This seems to be one of the main points of contention here. On the contrary, little distinctions in doctrine have a powerful bearing on how we treat our neighbor. For example, the way I explain the gospel to someone is entirely affected by what I believe about predestination. The witness I give to nonbelievers is a night and day difference if I'm focused on using miraculous gifts like tongues or casting out demons to try and reach them, instead of the message of Christ. My confidence in the gospel is vastly affected if I believe even my chances for whether I believe in Christianity or not are actually affected by whether my parents sprinkled water over me as a baby. Sure, you can get what you believe about God wrong, and, without thinking your beliefs through to their logical conclusion, still actively love your neighbor. In fact, you can get important doctrine wrong and act better towards others than many of those who have their doctrine right. But that doesn't excuse not thinking about it - or saying that it doesn't really matter.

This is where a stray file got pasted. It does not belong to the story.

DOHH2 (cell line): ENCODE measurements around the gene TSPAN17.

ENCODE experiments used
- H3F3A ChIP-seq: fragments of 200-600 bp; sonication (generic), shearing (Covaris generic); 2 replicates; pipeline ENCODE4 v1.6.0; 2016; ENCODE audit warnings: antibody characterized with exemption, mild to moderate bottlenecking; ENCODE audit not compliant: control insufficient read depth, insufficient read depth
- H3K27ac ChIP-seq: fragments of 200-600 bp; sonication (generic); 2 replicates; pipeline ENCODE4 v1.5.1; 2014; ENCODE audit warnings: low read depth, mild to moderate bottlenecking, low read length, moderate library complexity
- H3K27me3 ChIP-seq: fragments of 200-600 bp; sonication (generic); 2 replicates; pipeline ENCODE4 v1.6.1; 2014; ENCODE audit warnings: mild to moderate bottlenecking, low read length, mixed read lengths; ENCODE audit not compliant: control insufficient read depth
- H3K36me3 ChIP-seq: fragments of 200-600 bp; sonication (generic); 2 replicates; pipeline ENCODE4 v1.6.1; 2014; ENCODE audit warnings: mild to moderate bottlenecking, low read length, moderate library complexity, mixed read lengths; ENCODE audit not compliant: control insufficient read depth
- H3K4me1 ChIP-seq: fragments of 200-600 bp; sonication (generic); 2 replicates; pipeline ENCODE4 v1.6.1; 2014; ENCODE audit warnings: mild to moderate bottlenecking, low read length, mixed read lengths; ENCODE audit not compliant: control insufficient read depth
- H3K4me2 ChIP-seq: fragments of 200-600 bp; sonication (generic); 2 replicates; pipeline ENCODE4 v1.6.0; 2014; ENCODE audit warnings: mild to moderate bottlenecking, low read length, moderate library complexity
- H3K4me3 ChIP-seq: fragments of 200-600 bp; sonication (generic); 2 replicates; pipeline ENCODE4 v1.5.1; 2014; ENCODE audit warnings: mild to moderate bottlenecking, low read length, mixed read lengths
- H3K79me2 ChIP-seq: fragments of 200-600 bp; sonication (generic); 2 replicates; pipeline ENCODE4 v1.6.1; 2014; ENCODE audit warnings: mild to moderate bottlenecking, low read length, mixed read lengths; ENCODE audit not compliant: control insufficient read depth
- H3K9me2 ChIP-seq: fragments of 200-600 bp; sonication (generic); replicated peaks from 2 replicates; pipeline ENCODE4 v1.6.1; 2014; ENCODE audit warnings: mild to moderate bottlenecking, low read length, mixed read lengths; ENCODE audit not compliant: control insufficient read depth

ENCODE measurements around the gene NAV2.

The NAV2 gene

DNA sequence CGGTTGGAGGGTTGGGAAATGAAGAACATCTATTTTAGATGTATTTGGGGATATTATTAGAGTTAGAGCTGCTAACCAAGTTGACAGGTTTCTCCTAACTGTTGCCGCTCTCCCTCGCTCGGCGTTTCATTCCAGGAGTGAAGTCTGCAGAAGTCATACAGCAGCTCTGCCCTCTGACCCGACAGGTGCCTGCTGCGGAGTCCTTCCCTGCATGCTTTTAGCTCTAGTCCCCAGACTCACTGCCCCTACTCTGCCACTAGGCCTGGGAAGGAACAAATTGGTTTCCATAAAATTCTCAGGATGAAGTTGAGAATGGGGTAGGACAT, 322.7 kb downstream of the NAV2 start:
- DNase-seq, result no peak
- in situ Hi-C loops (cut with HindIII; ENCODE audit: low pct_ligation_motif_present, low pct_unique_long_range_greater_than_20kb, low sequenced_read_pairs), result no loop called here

I know a large number of kindly, loving Christian people who, because they get, oh say a few theological distinctions on temporal government wrong, say and do things in the public square that I believe significantly hurt how many nonbelievers view the gospel. This doesn't mean that they aren't still kind and loving people. This also doesn't mean that their theological errors don't turn a large number of nonbelievers away from Christ. So, if it's possible to love your neighbor and believe the right things about God, there is no reason whatsoever not to do both. This is why I still call myself religious. Regardless of all my bad experiences in church, I affirm orthodox Christianity down it it's last trivial doctrine and tradition, because it all does really matter.

Which tradition? And how do you know your tradition is the right one to follow?